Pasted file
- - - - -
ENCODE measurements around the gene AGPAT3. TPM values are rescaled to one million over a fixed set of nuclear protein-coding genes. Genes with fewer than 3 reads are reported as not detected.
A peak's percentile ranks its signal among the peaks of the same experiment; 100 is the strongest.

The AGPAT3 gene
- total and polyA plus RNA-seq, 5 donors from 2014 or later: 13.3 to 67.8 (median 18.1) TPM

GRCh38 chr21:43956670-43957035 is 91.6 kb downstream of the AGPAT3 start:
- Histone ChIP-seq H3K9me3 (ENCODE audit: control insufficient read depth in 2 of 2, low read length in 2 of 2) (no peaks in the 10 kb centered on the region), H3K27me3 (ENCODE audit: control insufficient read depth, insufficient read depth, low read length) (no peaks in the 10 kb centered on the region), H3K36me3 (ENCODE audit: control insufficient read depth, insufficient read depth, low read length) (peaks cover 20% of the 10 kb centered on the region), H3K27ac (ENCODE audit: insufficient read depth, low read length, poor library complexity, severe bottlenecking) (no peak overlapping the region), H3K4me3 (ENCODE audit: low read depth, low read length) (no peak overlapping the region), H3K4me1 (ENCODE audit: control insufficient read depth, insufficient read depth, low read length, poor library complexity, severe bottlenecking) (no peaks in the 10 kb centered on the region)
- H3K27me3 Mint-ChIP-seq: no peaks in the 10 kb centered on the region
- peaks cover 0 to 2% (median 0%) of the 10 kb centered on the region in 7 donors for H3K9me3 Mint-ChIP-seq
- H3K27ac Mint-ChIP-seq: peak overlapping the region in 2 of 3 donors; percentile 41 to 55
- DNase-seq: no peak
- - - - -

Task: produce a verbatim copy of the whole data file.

ENCODE measurements around the gene AGPAT3. TPM values are rescaled to one million over a fixed set of nuclear protein-coding genes. Genes with fewer than 3 reads are reported as not detected.
A peak's percentile ranks its signal among the peaks of the same experiment; 100 is the strongest.

The AGPAT3 gene
- total and polyA plus RNA-seq, 5 donors from 2014 or later: 13.3 to 67.8 (median 18.1) TPM

GRCh38 chr21:43956670-43957035 is 91.6 kb downstream of the AGPAT3 start:
- Histone ChIP-seq H3K9me3 (ENCODE audit: control insufficient read depth in 2 of 2, low read length in 2 of 2) (no peaks in the 10 kb centered on the region), H3K27me3 (ENCODE audit: control insufficient read depth, insufficient read depth, low read length) (no peaks in the 10 kb centered on the region), H3K36me3 (ENCODE audit: control insufficient read depth, insufficient read depth, low read length) (peaks cover 20% of the 10 kb centered on the region), H3K27ac (ENCODE audit: insufficient read depth, low read length, poor library complexity, severe bottlenecking) (no peak overlapping the region), H3K4me3 (ENCODE audit: low read depth, low read length) (no peak overlapping the region), H3K4me1 (ENCODE audit: control insufficient read depth, insufficient read depth, low read length, poor library complexity, severe bottlenecking) (no peaks in the 10 kb centered on the region)
- H3K27me3 Mint-ChIP-seq: no peaks in the 10 kb centered on the region
- peaks cover 0 to 2% (median 0%) of the 10 kb centered on the region in 7 donors for H3K9me3 Mint-ChIP-seq
- H3K27ac Mint-ChIP-seq: peak overlapping the region in 2 of 3 donors; percentile 41 to 55
- DNase-seq: no peak